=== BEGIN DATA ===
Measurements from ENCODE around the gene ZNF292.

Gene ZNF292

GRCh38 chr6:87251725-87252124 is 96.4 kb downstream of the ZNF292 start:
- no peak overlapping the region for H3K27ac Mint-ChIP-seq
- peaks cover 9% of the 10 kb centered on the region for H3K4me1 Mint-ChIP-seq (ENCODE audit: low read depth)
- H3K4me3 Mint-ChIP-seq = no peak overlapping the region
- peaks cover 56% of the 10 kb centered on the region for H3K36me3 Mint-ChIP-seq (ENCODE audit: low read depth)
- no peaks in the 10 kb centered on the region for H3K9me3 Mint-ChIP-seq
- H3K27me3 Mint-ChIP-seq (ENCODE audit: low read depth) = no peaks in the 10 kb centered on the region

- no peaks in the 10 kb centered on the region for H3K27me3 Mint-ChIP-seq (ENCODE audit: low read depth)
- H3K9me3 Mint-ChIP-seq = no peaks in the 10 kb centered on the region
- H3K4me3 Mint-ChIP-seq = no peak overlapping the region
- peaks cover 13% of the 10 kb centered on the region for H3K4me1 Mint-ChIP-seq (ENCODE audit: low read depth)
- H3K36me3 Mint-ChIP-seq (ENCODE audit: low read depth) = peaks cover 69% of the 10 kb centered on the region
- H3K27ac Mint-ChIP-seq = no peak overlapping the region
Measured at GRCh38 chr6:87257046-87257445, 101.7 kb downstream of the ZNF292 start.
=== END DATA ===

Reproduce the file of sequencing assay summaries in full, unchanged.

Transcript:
Measurements from ENCODE around the gene ZNF292.

Gene ZNF292

GRCh38 chr6:87251725-87252124 is 96.4 kb downstream of the ZNF292 start:
- no peak overlapping the region for H3K27ac Mint-ChIP-seq
- peaks cover 9% of the 10 kb centered on the region for H3K4me1 Mint-ChIP-seq (ENCODE audit: low read depth)
- H3K4me3 Mint-ChIP-seq = no peak overlapping the region
- peaks cover 56% of the 10 kb centered on the region for H3K36me3 Mint-ChIP-seq (ENCODE audit: low read depth)
- no peaks in the 10 kb centered on the region for H3K9me3 Mint-ChIP-seq
- H3K27me3 Mint-ChIP-seq (ENCODE audit: low read depth) = no peaks in the 10 kb centered on the region

- no peaks in the 10 kb centered on the region for H3K27me3 Mint-ChIP-seq (ENCODE audit: low read depth)
- H3K9me3 Mint-ChIP-seq = no peaks in the 10 kb centered on the region
- H3K4me3 Mint-ChIP-seq = no peak overlapping the region
- peaks cover 13% of the 10 kb centered on the region for H3K4me1 Mint-ChIP-seq (ENCODE audit: low read depth)
- H3K36me3 Mint-ChIP-seq (ENCODE audit: low read depth) = peaks cover 69% of the 10 kb centered on the region
- H3K27ac Mint-ChIP-seq = no peak overlapping the region
Measured at GRCh38 chr6:87257046-87257445, 101.7 kb downstream of the ZNF292 start.